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Book List: Family

Here is a selection of books from our collection that depicts the diversity of families and family life. We strive to include as much varied racial/cultural representation as possible, with a focus on #OwnVoices, but these lists also reflect what is available on the market. 

These titles are only a sample of what you can find in our full collection. To see more, go to Search the Collection to type any variation of family words, such as “family,”“mother,””son,”“grandmother,” or “uncle.”

A family is a family is a family

2016

by Sara O'Leary and Qin Leng

When a teacher asks the children in her class to think about what makes their families special, the answers are all different in many ways -- but the same in the one way that matters most of all. One child, with a foster mother, is worried that her family is just too different to explain, but listens as her classmates talk about what makes their families special. One is raised by a grandmother, and another has two dads. One is full of step-siblings, and another has a new baby. As one by one, her classmates describe who they live with and who loves them -- family of every shape, size and every kind of relation -- the child realizes that as long as her family is full of caring people, her family is special.--Publisher

Incidental

Grandpa’s girls

2011

by Nicola I. Campbell and Kim LaFave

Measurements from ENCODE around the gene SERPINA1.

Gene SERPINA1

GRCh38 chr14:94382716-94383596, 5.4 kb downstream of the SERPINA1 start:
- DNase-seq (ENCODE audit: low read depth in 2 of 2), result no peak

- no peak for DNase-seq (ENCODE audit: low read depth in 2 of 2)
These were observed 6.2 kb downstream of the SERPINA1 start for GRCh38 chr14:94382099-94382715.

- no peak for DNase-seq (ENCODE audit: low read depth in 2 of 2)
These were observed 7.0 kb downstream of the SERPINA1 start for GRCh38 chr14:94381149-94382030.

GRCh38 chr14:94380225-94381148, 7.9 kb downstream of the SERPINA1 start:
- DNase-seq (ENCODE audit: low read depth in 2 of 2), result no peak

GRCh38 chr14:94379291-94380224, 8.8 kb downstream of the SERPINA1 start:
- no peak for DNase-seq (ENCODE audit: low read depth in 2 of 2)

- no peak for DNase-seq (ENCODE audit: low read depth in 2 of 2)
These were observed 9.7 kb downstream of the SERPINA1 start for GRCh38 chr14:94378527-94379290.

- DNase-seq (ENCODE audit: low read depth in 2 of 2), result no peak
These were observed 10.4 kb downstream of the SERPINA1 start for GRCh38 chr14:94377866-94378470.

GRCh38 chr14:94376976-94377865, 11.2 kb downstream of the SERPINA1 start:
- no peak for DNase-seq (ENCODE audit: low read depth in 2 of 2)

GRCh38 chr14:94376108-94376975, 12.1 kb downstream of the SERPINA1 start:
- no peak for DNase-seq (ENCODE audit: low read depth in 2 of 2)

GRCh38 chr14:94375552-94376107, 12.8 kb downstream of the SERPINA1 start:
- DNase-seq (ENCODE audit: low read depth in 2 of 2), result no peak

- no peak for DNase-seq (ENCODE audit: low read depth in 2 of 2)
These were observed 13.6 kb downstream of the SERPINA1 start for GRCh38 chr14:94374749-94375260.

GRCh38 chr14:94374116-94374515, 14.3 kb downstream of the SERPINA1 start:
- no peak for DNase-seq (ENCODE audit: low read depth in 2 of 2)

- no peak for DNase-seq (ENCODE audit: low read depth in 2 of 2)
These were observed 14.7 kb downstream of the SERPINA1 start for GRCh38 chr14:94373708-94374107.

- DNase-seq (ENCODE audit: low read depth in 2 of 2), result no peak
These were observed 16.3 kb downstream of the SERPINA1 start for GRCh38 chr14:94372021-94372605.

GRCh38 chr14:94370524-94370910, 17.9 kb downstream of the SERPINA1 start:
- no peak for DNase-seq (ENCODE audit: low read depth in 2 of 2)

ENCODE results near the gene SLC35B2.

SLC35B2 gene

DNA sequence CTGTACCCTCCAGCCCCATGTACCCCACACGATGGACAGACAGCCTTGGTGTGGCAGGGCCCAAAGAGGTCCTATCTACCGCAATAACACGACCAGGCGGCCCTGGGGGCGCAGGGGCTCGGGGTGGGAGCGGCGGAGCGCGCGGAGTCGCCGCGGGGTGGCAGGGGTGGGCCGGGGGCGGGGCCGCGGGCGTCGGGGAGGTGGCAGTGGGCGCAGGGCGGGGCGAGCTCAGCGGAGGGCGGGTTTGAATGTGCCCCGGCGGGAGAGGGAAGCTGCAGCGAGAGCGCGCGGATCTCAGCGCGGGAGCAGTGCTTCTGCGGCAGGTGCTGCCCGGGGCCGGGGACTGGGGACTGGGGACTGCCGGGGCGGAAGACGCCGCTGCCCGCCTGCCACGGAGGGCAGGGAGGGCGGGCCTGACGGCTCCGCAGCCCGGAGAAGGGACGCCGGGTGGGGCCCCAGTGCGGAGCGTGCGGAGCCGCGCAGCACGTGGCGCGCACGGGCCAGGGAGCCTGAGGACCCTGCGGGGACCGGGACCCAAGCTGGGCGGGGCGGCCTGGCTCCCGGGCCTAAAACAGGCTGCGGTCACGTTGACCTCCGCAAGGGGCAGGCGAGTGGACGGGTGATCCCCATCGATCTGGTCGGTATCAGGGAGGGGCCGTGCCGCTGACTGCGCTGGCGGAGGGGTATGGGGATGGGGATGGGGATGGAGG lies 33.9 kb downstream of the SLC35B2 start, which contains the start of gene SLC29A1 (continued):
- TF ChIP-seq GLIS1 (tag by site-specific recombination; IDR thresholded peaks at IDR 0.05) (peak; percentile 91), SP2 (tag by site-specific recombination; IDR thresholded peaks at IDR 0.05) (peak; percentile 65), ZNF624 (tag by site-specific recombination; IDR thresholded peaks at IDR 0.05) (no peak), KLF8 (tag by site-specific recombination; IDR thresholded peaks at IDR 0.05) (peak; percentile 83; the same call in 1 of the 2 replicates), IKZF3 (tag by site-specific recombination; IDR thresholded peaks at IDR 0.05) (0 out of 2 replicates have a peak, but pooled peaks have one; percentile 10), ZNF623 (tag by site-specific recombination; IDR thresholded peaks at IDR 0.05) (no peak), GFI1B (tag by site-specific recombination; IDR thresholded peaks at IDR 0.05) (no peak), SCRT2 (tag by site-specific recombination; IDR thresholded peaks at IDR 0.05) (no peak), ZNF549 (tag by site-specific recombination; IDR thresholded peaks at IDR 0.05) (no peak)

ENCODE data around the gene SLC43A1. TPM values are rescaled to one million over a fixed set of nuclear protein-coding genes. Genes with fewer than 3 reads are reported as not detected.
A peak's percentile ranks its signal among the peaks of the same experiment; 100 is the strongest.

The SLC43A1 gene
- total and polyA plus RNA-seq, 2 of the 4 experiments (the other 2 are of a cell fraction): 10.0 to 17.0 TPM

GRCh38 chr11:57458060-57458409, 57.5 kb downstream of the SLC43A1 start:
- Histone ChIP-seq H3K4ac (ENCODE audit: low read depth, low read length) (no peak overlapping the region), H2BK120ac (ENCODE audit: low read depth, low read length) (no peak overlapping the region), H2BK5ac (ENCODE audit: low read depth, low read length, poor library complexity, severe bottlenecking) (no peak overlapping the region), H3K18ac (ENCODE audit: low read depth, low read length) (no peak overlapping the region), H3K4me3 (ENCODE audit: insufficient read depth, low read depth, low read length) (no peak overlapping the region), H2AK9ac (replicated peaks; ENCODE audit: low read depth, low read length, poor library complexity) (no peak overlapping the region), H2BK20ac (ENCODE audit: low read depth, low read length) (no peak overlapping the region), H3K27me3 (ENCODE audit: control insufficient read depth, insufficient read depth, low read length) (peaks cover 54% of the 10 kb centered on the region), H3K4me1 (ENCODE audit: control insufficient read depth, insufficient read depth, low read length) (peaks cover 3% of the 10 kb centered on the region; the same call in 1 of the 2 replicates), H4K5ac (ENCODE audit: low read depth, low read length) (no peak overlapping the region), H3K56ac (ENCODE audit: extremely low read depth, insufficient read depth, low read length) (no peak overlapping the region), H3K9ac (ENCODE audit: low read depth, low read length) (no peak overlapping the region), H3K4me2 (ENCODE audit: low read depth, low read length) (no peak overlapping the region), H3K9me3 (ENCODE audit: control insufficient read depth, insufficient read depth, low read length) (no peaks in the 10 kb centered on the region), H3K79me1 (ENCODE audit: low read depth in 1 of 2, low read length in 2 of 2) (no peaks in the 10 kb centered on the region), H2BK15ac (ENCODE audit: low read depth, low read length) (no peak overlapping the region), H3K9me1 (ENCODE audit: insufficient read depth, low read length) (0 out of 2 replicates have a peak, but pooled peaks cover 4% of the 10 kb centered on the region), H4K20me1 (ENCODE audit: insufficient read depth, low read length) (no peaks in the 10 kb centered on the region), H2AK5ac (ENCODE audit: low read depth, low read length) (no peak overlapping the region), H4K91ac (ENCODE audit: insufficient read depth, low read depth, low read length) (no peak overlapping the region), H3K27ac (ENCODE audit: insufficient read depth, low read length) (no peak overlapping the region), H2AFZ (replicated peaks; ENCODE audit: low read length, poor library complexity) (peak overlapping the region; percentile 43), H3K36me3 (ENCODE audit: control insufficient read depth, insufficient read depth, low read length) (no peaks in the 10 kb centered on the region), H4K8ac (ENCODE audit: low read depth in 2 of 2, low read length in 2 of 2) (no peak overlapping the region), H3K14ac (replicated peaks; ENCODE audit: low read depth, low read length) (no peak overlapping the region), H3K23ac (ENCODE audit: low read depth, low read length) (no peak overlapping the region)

The little girl in this story loves to visit Grandpa's farm where she and her cousins run through the fields, swing out the bar loft window and feed crab apples to the Appaloosa in the corral. They explore the root cellar and tiptoe into Grandpa's secret room to look at memories from the past.

Any Child

Mango moon

2019

by Diane De Anda and Sue Cornelison

"When a father is taken away from his family and facing deportation, his family is left to grieve and wonder about what comes next. Maricela, Manuel, and their mother face the many challenges of having their lives completely changed by the absence of their father and husband. Moving to a new house, missed soccer games and birthday parties, and emptiness are now the day-to-day norm. Mango Moon shows what life is like from a child’s perspective when a parent is deported, and the heartbreaking realities they have to face, but Maricela learns that her love for her father is sustained even though he is no longer part of her daily life." -- publisher

Oppression & Resilience

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